References in classic literature ?
It's so simple you can eat it, and being soft, it will slip down without hurting your sore throat.
I was following the iguana, and when the big lizard came to a stop, in a little hollow place in the ground, at the foot of those two trees, I leaned over to slip a noose of rope about its neck.
The people asleep in those houses, I thought, tried to live like the mice in their own kitchens; to make no noise, to leave no trace, to slip over the surface of things in the dark.
But though the beast of game The privilege of chase may claim; Though space and law the stag we lend Ere hound we slip, or bow we bend; Whoever recked, where, how, or when The prowling fox was trapped or slain?
As none such is on record, it is safe to assume that none existed Tradition,--which sometimes brings down truth that history has let slip, but is oftener the wild babble of the time, such as was formerly spoken at the fireside and now congeals in newspapers,--tradition is responsible for all contrary averments.
Sagaciously under their spectacles, did they peep into the holds of vessels Mighty was their fuss about little matters, and marvellous, sometimes, the obtuseness that allowed greater ones to slip between their fingers Whenever such a mischance occurred -- when a waggon-load of valuable merchandise had been smuggled ashore, at noonday, perhaps, and directly beneath their unsuspicious noses -- nothing could exceed the vigilance and alacrity with which they proceeded to lock, and double-lock, and secure with tape and sealing -- wax, all the avenues of the delinquent vessel.
The limit of this evil time had arrived only when, on the dawn of a winter's morning, Peter Quint was found, by a laborer going to early work, stone dead on the road from the village: a catastrophe explained-- superficially at least--by a visible wound to his head; such a wound as might have been produced--and as, on the final evidence, HAD been-- by a fatal slip, in the dark and after leaving the public house, on the steepish icy slope, a wrong path altogether, at the bottom of which he lay.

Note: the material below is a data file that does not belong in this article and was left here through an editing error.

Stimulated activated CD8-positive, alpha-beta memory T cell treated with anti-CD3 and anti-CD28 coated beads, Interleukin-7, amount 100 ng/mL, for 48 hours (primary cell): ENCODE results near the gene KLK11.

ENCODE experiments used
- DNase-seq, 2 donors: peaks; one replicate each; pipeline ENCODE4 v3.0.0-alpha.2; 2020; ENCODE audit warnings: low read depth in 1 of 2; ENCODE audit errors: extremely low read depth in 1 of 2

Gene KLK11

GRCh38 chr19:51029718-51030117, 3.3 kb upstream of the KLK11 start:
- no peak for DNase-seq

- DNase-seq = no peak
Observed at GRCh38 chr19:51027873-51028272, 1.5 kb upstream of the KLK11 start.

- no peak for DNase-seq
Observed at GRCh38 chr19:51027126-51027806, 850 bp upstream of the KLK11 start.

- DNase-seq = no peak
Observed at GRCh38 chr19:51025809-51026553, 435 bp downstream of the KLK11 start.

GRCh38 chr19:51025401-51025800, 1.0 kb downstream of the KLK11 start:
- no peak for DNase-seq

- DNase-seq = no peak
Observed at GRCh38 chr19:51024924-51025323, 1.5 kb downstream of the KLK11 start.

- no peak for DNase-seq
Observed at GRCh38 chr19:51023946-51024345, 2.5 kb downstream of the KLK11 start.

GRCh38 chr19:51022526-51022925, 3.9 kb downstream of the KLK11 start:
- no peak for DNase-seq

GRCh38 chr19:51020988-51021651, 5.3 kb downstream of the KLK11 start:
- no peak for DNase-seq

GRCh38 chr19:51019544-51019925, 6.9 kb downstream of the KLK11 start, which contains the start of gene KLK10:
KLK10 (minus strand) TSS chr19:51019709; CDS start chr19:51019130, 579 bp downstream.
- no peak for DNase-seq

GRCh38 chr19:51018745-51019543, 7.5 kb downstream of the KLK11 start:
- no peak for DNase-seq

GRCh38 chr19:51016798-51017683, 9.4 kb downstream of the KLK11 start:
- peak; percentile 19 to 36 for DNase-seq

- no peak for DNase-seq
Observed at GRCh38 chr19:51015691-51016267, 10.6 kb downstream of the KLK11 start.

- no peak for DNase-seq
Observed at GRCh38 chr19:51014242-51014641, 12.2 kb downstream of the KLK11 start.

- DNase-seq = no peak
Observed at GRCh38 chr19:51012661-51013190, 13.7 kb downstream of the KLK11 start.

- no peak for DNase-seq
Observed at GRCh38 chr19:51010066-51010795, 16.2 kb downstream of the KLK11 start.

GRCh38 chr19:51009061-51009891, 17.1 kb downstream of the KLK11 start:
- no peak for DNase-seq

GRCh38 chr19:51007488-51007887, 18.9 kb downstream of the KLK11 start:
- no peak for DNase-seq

Go from Corlears Hook to Coenties Slip, and from thence, by Whitehall northward.
But chancing to slip with his ivory heel, he saw the crushed copper sight-tubes of the quadrant he had the day before dashed to the deck.
Boys, you see, think a horse or pony is like a steam-engine or a thrashing-machine, and can go on as long and as fast as they please; they never think that a pony can get tired, or have any feelings; so as the one who was whipping me could not understand I just rose up on my hind legs and let him slip off behind -- that was all.
He was provided with a stiff besom, such as is used by street sweepers, and it was his place to follow down the line the man who drew out the smoking entrails from the carcass of the steer; this mass was to be swept into a trap, which was then closed, so that no one might slip into it.
In fact, Sam considered oratory as his vocation, and never let slip an opportunity of magnifying his office.